8. Paulus, thinking that this conduct of Martinus was a hindrance to his own zeal, being, as he was, a formidable artist in involving matters, from which people gave him the nickname of “the Chain,” attacked the deputy himself while still engaged in defending the people whom he was set to govern, and involved him in the dangers which surrounded every one else, threatening that he would carry him, with his tribunes and many other persons, as a prisoner to the emperor's court. Martinus, alarmed at this threat, and seeing the imminent danger in which his life was, drew his sword and attacked Paulus. But because from want of strength in his hand he was unable to give him a mortal wound, he then plunged his drawn sword into his own side. And by this unseemly kind of death that most just man departed from life, merely for having dared to interpose some delay to the miserable calamities of many citizens.
9. And when these wicked deeds had been perpetrated, Paulus, covered with blood, returned to the emperor's camp, bringing with him a crowd of prisoners almost covered with chains, in the lowest condition of squalor and misery; on whose arrival the racks were prepared, and the executioner began to prepare his books and other engines of torture. Of these prisoners, many of them had their property confiscated, others were sentenced to banishment, some were given over to the sword of the executioner. Nor is it easy to cite the acquittal of a single person in the time of Constantius, where the slightest whisper of accusation had been brought against him.
§ 1. At this time Orfitus was the governor of the Eternal City, with the rank of prefect; and he behaved with a degree of insolence beyond the proper limits of the dignity thus conferred upon him. A man of prudence indeed, and
15 well skilled in all the forensic business of the city, bat less accomplished in general li:erature and in the fine arts than was becoming in a nobloman. Under his administration some very formidable seditions broke out in consequence of the scarcity of wine, as the people, being exceedingly eager for an abundant use of that article, were easily excited to frequent and violent disorders.
2. And since I think it likely that foreigners who may read this account (if, indeed, any such should meet with it) are likely to wonder how it is that, when my history has reached the point of narrating what was done at Rome, nothing is spoken of but seditions, and shops, and cheapness, and other similarly inconsiderable matters, I will briefly tonch upon the causes of this, never intentionally departing from the strict truth.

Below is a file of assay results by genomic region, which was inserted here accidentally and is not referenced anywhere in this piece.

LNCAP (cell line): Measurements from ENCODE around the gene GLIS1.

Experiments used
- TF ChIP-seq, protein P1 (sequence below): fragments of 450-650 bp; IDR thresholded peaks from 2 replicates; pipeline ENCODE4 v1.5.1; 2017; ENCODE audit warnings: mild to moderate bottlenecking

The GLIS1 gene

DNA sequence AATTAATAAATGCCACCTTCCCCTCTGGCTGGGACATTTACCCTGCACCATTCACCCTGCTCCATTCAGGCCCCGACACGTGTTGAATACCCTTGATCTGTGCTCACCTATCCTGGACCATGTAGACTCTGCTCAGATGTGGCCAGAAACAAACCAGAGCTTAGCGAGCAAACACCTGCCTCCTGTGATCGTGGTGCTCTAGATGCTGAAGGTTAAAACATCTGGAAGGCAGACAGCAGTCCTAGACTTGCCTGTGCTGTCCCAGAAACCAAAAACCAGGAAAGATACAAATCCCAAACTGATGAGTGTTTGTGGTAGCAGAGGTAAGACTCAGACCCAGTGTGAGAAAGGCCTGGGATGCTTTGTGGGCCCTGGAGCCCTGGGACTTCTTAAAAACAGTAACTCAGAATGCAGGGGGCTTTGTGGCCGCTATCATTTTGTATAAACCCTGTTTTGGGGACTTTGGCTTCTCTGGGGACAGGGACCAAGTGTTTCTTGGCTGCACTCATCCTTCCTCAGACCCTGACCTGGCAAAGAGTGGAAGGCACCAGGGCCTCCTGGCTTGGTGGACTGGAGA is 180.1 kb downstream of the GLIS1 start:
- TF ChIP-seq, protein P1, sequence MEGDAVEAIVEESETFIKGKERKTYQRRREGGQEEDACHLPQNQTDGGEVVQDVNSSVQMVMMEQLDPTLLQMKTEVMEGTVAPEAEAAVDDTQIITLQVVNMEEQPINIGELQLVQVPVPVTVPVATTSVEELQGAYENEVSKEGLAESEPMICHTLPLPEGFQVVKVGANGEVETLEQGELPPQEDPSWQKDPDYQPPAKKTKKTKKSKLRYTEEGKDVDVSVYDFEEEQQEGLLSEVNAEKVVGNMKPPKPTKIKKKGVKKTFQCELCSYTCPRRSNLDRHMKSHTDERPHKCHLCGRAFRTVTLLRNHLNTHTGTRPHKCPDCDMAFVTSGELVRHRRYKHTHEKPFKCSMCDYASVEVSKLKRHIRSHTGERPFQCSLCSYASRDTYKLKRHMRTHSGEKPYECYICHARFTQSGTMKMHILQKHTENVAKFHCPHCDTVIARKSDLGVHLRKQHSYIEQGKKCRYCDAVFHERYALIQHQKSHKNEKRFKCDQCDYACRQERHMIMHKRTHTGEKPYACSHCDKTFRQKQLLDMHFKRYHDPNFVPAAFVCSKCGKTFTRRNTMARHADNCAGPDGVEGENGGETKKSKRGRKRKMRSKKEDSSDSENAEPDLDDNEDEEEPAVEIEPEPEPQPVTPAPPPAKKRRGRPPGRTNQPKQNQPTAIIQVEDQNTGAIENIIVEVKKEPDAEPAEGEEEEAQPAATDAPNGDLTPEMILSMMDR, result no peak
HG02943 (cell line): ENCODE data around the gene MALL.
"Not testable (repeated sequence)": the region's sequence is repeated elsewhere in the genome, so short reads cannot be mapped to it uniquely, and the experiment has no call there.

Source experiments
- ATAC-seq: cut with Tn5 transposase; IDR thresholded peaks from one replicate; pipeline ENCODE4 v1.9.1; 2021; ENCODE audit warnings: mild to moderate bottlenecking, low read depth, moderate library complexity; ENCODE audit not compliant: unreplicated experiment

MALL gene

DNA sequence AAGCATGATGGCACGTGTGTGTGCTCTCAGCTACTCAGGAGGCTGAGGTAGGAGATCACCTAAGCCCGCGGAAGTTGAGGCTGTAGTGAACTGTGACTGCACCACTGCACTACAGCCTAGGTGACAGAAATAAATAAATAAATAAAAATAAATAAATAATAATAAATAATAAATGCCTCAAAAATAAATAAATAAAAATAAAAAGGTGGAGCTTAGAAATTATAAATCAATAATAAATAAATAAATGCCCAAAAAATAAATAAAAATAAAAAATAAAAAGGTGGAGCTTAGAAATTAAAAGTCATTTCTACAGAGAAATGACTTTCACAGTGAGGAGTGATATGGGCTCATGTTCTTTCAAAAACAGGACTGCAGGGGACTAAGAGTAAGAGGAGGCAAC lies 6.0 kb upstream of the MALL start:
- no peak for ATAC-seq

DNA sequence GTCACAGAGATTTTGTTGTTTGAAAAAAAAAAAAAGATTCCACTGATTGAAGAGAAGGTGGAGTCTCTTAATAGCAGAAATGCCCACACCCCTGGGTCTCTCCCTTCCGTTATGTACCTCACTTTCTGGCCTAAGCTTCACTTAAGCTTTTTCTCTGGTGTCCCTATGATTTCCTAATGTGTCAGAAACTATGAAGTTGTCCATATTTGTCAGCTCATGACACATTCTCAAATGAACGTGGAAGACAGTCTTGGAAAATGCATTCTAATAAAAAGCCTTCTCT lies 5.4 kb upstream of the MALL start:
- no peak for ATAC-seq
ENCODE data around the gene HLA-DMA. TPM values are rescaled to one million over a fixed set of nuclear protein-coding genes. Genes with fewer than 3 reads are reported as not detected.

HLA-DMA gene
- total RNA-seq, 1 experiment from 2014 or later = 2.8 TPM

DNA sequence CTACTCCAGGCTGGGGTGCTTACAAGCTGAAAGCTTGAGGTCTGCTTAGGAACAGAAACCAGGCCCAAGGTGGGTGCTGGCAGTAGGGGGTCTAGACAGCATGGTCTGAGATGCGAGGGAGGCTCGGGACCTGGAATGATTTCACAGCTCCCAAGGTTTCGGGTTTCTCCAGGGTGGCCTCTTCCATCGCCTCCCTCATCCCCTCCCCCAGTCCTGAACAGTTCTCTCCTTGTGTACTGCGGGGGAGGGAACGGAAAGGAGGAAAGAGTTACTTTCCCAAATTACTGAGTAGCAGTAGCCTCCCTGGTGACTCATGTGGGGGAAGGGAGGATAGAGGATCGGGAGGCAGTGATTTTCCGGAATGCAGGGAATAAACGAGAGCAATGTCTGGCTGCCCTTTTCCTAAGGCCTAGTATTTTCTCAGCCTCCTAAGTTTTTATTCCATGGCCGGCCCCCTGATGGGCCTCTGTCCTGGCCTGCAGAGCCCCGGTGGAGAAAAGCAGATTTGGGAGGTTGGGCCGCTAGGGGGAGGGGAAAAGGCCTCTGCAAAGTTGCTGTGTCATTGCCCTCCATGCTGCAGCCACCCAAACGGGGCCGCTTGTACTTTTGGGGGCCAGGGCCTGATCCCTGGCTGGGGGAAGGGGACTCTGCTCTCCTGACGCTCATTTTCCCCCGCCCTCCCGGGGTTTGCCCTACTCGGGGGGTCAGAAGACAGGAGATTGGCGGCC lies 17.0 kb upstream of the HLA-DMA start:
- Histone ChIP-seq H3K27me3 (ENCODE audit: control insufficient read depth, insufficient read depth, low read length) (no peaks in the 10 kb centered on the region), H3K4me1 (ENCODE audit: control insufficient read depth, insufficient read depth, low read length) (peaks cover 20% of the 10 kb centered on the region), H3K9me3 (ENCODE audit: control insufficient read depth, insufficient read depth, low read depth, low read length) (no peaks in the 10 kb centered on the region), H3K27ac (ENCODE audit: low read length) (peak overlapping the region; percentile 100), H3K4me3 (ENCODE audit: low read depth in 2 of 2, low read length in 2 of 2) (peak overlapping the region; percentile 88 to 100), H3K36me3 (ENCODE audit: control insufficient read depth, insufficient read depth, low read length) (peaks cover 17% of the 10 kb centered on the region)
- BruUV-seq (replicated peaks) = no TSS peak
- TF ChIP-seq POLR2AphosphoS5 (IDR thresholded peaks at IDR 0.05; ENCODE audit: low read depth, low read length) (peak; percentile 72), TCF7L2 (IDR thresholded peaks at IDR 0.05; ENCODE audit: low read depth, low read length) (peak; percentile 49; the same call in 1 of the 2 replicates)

3. At the time when Rome first rose into mundane brilliancy-that Rome which was fated to last as long as mankind shall endure, and to be increased with a sublime progress and growth-virtue and fortune, though commonly at variance, agreed upon a treaty of eternal peace, as far as she was concerned. For if either of them had been wanting to her, she would never have reached her perfect and complete supremacy.
4. Her people, from its very earliest infancy to the latest moment of its youth, a period which extends over about three hundred years, carried on a variety of wars with the natives around its walls. Then, when it arrived at its full-grown manhood, after many and various labours in war, it crossed the Alps and the sea, till, as youth and man, it had carried the triumphs of victory into every country in the world.
5. And now that it is declining into old age, and often owes its victories to its mere name, it has come to a moro tranquil time of life. Therefore the venerable city, after having bowed down the hanghty necks of fierce nations, and given laws to the world, to be the foundations and eternal anchors of liberty, like a thrifty parent, prudent and rich, intrusted to the Cæsars, as to its own children, the right of governing their ancestral inheritance.
6. And although the tribes are indolent, and the countries peaceful, and although there are no contests for vntes, but the tra aquillity of the age of Numa has returned,